By Sherrie Li
By Falling James
By Amanda Lewis
By Amy Nicholson
By Amy Nicholson
By Jennifer Swann
By Scott Foundas
By Sherrie Li
I didn’t reply immediately. I was halfway done with my cigarette, and I put it out in the ashtray, and I looked at him and said, “Listen, I know exactly what I’m saying to you. And I realize where I am and I know where I’m living. So, it’s with full possession of my faculties and freely that I say this to you: Who the hell do you think you are to tell me I shouldn’t live in this country? If you ever said such a thing to me outside this building, I’d punch you so hard you’d never be able to get up again.”
He didn’t expect anything of the kind, and frankly, no one in their right mind would say such a thing to an interrogator in an official building. He was floored, and for about two whole minutes, he didn’t say a thing. Then, when he tried to speak again, I picked up where I’d left off. “Now,” I said, “you want me to leave this country? Let me tell you something. I’m never going to leave this country. If you want, you can expel me. That isn’t up to me. It’s up to you.”
This was a period when people who were called in for interrogations were told to never mention anything that happened there outside of those rooms. I had just been invited by Richard Pena to the New York Film Festival for Crimson Gold. I wrote him a letter that said, “When I come to America, they insist on fingerprinting me because I’m guilty of the crime of being Iranian. In my country, I’m guilty because I fight censorship, and for that I’m taken and interrogated.” Afterwards, I was never summoned, never questioned. They knew I would always stand up and speak up and tell things as they were.
This is what I do. It’s my job. I can’t live anywhere other than in Iran. I wouldn’t be able to tolerate it, because I believe Iran has the potential for prosperity. It could be more prosperous than most places on the planet. Just look at the Iranian community in America; you see how they’ve thrived. All this wealth and all this brainpower could have remained in Iran.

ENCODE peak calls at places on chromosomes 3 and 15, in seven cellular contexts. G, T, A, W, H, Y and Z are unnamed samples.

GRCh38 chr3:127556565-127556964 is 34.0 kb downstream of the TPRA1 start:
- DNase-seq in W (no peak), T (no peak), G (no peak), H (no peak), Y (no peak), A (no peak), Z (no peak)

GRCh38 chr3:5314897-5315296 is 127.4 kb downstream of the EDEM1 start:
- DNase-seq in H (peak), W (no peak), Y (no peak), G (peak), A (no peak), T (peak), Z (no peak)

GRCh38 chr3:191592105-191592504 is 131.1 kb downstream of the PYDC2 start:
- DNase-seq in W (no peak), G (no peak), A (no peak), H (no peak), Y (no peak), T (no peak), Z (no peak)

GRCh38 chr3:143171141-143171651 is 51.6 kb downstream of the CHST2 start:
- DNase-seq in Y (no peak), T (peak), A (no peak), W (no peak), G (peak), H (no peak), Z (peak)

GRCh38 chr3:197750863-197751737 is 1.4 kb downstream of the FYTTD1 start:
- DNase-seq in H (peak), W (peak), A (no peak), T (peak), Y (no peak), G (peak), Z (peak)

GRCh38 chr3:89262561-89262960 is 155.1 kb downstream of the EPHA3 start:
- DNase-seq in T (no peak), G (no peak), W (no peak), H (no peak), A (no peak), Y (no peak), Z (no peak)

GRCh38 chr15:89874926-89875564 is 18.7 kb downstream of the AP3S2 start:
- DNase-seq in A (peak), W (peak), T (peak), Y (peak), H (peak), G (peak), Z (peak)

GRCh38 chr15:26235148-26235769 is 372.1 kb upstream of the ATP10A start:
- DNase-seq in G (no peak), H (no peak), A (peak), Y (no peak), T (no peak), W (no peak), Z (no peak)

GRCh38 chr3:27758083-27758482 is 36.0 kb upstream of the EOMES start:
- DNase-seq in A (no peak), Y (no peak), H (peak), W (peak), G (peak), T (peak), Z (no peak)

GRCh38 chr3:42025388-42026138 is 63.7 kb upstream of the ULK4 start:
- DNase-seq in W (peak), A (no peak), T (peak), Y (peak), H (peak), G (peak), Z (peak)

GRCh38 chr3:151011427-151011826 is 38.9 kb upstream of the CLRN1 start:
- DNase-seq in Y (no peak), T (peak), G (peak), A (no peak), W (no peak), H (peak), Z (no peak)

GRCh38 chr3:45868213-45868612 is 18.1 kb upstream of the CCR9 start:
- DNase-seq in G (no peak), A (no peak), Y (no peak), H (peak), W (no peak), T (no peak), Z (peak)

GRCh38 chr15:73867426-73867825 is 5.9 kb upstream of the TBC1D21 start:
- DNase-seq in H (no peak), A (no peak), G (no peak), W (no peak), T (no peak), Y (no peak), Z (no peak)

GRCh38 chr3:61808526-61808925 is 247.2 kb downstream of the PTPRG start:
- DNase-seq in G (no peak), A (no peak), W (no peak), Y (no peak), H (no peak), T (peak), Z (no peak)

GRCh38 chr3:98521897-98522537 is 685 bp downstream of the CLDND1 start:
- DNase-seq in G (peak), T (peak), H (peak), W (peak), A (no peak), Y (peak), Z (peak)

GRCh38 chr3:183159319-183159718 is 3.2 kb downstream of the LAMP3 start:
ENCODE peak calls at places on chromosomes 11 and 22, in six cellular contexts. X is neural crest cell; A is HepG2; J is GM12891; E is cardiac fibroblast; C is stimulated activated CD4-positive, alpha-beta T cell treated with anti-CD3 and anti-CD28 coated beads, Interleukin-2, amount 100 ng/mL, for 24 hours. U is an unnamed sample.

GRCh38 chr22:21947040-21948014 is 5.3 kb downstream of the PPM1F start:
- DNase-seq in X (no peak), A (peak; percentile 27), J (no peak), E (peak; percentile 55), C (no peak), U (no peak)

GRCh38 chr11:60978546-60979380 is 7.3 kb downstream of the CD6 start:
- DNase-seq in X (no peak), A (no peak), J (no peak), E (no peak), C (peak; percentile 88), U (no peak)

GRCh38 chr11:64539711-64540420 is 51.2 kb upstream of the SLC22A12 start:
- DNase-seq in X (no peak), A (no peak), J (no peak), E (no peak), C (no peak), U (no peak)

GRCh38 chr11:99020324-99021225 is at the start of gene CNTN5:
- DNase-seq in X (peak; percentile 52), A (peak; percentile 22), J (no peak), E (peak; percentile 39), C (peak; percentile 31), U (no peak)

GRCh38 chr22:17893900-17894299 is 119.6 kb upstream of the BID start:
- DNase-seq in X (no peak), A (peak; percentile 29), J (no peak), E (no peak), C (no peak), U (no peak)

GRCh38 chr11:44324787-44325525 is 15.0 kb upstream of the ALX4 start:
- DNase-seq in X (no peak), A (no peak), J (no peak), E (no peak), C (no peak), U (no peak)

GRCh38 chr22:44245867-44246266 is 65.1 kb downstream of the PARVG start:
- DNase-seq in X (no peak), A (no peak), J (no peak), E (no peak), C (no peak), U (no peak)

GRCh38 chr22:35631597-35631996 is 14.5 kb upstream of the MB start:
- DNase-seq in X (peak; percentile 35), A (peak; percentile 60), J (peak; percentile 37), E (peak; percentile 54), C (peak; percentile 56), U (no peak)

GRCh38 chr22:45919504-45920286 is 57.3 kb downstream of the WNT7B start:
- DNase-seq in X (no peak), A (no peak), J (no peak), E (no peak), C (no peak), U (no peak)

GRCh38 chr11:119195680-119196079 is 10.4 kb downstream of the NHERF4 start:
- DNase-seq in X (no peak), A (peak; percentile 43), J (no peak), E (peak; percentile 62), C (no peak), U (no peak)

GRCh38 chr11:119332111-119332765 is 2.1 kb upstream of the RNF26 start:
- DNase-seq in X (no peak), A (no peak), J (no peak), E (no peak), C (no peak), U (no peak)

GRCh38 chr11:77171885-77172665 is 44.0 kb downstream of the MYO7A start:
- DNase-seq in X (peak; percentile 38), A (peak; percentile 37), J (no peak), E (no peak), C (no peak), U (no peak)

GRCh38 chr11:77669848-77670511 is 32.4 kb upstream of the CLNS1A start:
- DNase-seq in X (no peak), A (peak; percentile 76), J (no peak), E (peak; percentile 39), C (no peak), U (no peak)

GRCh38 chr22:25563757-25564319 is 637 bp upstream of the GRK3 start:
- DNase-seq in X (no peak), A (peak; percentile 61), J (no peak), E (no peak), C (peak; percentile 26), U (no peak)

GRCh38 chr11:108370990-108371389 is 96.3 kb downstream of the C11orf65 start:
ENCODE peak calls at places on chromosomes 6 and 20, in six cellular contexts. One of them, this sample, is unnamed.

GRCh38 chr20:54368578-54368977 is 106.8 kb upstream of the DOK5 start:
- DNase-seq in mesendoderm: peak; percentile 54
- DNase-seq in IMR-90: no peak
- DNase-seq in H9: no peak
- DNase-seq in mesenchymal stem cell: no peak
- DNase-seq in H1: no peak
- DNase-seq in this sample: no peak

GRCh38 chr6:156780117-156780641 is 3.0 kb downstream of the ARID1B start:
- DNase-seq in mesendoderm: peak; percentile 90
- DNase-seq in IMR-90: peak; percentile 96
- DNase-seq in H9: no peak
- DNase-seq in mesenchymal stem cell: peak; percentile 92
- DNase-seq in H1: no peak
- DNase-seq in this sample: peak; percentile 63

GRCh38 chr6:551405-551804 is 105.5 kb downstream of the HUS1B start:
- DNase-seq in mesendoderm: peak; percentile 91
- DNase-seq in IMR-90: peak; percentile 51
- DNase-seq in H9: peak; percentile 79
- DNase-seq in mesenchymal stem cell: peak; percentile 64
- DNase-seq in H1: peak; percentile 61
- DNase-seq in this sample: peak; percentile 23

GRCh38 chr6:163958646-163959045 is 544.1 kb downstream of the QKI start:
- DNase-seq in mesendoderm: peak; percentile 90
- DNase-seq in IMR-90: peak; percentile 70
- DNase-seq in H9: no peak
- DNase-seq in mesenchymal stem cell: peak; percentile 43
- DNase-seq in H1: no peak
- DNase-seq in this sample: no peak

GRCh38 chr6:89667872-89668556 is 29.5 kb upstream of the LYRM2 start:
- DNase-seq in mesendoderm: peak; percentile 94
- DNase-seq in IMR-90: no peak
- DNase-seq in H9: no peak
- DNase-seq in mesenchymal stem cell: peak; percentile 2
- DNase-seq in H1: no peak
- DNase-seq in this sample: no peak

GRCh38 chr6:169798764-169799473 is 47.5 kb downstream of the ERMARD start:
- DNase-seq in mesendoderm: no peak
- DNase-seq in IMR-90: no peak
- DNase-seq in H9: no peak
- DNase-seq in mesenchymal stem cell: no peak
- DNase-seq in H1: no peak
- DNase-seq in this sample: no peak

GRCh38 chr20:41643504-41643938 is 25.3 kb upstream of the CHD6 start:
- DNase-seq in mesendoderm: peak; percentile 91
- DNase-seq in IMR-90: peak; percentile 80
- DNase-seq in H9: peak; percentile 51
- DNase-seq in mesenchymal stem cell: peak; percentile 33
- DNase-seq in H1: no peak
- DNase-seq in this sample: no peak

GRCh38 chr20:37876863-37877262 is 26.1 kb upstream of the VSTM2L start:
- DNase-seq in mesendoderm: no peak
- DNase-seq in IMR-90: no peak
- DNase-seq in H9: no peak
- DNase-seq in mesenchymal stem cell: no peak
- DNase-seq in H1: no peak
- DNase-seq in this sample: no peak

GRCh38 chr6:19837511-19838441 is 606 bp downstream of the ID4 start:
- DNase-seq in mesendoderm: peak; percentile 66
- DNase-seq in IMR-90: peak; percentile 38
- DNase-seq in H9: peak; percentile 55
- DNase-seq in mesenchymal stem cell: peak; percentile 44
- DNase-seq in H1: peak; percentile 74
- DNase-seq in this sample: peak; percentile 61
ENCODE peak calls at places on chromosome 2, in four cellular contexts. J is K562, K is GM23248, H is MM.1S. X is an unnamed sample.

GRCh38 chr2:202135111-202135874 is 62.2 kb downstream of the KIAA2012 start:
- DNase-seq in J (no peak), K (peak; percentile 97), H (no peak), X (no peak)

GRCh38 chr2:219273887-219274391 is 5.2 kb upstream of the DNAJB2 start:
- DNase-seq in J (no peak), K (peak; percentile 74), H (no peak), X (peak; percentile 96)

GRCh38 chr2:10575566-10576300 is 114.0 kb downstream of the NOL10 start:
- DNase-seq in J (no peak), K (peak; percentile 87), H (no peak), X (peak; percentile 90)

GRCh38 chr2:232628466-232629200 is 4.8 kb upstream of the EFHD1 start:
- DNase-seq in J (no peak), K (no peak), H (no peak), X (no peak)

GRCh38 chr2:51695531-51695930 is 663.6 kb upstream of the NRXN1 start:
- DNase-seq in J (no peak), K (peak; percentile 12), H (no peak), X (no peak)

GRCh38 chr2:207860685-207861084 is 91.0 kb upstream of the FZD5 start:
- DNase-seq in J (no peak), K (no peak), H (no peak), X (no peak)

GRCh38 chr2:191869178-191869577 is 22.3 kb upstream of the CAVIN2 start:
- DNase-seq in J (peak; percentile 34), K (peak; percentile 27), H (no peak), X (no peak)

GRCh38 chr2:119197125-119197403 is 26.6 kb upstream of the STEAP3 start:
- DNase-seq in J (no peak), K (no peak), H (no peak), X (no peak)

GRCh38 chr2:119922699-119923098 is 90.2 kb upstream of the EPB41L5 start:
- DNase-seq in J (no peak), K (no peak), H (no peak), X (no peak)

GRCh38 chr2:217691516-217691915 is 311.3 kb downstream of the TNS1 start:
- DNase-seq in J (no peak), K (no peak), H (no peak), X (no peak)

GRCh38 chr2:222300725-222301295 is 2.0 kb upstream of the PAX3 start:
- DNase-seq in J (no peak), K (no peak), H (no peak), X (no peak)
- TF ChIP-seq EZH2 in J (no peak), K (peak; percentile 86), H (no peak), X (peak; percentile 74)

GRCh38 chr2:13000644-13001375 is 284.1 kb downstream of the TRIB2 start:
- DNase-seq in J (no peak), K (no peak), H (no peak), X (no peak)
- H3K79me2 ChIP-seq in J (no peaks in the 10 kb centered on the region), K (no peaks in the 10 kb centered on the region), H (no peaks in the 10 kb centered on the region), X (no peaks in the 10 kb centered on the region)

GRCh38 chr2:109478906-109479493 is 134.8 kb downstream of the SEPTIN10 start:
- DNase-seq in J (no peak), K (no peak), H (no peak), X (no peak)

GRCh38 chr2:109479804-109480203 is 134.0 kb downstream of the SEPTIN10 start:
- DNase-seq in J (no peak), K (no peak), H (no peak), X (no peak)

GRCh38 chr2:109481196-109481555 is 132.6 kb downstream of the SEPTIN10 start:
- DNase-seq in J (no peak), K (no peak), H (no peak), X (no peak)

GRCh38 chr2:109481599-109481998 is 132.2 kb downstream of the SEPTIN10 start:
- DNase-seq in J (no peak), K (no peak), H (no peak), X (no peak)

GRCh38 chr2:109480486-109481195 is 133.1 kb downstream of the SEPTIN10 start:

But it’s the conditions that make people want to leave, or they leave because they know greater opportunities exist abroad. We need to create the conditions and opportunities to keep these people in Iran. I can see that we, as Iranians, have all the necessary potential, the necessary intelligence, to make our country thrive. We don’t need America to come and tell us what to do. That was a long answer, but that’s how my travels and seeing the world have affected me.
I begin to ask another question, but Panahi interrupts me.
“Wait, do you even know what an offside is in soccer?” he asks.
“No, not really. I just know it’s a soccer term,” I reply.
“See, I knew it! I should have given you a list of questions to ask me.”
“Come on. I just don’t really watch soccer.”
“You have no idea what you’re missing. Do you even know why movies are 90 minutes long?”
“Don’t tell me, it’s because soccer games are 90 minutes long!”
“Of course!” he laughs.
Panahi then starts to draw a diagram. It turns out there’s an area of the field players on the team that has the ball aren’t allowed to penetrate when attempting to kick the ball into the opposite team’s goal. If they enter this area, they’ve entered banned territory and are penalized.
“Our women here, in the film, they’ve entered a forbidden space before the law has given them permission to do so,” he says. “They don’t have that permission yet, but they’ve gone ahead and entered the territory anyway. They’ve overturned the rules. So, they are at fault.”
“But in the end,” I say, “in your film, they’re not penalized. Not really.”
Panahi looks at me but doesn’t answer.
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